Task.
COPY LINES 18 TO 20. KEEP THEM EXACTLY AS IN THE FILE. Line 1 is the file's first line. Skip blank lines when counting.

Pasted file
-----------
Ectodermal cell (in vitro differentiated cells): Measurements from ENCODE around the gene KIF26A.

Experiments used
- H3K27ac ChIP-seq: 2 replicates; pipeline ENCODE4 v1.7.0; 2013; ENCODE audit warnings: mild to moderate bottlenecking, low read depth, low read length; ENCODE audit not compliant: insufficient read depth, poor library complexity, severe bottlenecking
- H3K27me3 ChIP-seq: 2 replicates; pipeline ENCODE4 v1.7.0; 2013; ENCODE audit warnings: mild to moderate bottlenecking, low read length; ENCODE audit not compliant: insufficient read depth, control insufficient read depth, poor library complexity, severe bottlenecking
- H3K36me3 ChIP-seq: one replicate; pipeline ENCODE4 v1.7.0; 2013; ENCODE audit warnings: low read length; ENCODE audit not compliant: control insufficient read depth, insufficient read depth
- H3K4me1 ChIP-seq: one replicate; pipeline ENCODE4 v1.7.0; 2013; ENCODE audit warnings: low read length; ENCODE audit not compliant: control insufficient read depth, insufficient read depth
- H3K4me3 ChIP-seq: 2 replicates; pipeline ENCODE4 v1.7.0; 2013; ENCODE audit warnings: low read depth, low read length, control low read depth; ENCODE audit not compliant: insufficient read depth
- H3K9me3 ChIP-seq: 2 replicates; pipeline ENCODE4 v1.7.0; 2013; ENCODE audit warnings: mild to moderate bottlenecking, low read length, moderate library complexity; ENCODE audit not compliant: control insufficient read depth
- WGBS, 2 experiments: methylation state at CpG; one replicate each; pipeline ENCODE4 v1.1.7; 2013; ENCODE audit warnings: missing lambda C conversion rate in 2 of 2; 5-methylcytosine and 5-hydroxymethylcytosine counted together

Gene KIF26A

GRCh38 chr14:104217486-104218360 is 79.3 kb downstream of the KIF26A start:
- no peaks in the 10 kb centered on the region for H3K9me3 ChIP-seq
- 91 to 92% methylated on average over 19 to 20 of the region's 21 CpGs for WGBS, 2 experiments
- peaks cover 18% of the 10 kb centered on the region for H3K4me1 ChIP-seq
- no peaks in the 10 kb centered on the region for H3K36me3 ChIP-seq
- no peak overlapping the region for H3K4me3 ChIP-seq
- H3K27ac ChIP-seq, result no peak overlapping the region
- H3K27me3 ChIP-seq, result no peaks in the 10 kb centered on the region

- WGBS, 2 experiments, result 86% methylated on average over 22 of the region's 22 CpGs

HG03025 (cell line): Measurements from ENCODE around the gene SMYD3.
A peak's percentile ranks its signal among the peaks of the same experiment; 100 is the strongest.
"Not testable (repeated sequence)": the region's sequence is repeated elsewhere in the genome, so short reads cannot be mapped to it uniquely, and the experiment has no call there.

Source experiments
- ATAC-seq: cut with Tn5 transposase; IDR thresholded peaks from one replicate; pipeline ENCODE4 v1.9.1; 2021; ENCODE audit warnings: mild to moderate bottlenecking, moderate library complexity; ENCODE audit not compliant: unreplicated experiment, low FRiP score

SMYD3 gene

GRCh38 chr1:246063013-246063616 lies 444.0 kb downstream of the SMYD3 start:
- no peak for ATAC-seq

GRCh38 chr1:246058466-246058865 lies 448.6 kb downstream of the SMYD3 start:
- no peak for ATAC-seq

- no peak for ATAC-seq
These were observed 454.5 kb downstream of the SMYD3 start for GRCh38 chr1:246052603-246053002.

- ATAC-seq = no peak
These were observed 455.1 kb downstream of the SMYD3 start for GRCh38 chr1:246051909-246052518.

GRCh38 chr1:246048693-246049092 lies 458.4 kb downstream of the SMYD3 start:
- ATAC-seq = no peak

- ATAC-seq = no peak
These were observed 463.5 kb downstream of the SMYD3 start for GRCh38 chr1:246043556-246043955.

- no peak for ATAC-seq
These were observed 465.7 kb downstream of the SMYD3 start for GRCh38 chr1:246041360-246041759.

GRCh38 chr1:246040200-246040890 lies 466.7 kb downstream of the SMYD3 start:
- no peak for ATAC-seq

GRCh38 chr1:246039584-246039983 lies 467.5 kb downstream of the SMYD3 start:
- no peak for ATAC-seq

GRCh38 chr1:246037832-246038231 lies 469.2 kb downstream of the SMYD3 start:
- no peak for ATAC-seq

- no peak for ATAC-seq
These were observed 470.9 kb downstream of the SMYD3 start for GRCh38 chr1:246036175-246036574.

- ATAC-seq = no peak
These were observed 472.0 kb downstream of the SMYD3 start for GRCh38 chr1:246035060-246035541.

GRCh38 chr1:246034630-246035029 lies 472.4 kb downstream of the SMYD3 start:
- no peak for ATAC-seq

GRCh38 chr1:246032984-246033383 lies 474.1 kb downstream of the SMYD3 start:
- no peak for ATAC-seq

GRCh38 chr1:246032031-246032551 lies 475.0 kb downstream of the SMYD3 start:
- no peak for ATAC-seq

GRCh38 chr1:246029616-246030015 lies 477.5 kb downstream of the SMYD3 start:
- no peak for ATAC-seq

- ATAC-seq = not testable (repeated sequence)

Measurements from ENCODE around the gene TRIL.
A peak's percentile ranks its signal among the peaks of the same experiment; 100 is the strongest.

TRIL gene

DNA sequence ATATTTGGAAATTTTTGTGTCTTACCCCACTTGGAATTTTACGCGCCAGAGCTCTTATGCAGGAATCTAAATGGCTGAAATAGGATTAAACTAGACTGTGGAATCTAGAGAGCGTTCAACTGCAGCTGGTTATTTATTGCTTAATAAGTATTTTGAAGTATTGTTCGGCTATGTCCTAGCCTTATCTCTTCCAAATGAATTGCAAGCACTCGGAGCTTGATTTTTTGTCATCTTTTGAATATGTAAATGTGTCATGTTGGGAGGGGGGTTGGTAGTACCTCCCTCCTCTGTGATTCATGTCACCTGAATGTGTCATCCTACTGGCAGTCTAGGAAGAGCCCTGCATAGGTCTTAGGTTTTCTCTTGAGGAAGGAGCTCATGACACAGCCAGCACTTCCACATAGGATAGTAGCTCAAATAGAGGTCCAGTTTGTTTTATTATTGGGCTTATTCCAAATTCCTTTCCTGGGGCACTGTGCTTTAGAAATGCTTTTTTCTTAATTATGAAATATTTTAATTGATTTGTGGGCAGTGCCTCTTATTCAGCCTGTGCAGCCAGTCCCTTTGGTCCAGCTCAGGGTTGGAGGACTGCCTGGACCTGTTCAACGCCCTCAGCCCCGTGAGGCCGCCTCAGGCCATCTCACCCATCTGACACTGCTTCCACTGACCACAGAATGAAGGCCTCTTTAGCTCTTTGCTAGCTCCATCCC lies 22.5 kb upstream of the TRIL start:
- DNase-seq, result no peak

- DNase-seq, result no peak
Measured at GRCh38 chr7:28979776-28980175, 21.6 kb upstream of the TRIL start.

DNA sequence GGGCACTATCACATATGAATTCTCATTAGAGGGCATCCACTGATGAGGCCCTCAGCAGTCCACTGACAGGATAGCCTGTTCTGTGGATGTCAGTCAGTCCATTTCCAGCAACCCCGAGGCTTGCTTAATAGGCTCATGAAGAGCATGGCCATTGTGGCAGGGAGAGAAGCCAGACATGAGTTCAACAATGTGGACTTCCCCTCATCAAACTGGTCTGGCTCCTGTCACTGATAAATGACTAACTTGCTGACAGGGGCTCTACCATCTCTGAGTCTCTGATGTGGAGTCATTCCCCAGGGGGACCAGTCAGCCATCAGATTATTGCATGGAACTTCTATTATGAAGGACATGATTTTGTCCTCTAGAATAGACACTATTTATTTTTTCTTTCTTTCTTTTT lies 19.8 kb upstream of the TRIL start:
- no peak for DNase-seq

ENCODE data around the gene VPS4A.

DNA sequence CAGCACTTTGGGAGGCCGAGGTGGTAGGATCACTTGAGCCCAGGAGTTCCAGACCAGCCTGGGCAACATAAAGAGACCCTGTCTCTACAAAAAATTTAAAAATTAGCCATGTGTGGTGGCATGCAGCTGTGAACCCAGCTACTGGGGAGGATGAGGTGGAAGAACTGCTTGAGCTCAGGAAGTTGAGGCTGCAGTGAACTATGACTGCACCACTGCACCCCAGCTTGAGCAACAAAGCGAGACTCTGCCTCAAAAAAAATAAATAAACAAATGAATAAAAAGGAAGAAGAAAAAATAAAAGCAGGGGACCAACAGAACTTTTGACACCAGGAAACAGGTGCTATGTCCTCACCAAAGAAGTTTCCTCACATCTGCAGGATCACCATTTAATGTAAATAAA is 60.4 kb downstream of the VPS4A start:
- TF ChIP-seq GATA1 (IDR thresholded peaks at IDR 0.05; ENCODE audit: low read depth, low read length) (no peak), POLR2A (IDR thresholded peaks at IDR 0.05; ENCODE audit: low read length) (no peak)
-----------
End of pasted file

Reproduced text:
- H3K27me3 ChIP-seq, result no peaks in the 10 kb centered on the region

- WGBS, 2 experiments, result 86% methylated on average over 22 of the region's 22 CpGs

HG03025 (cell line): Measurements from ENCODE around the gene SMYD3.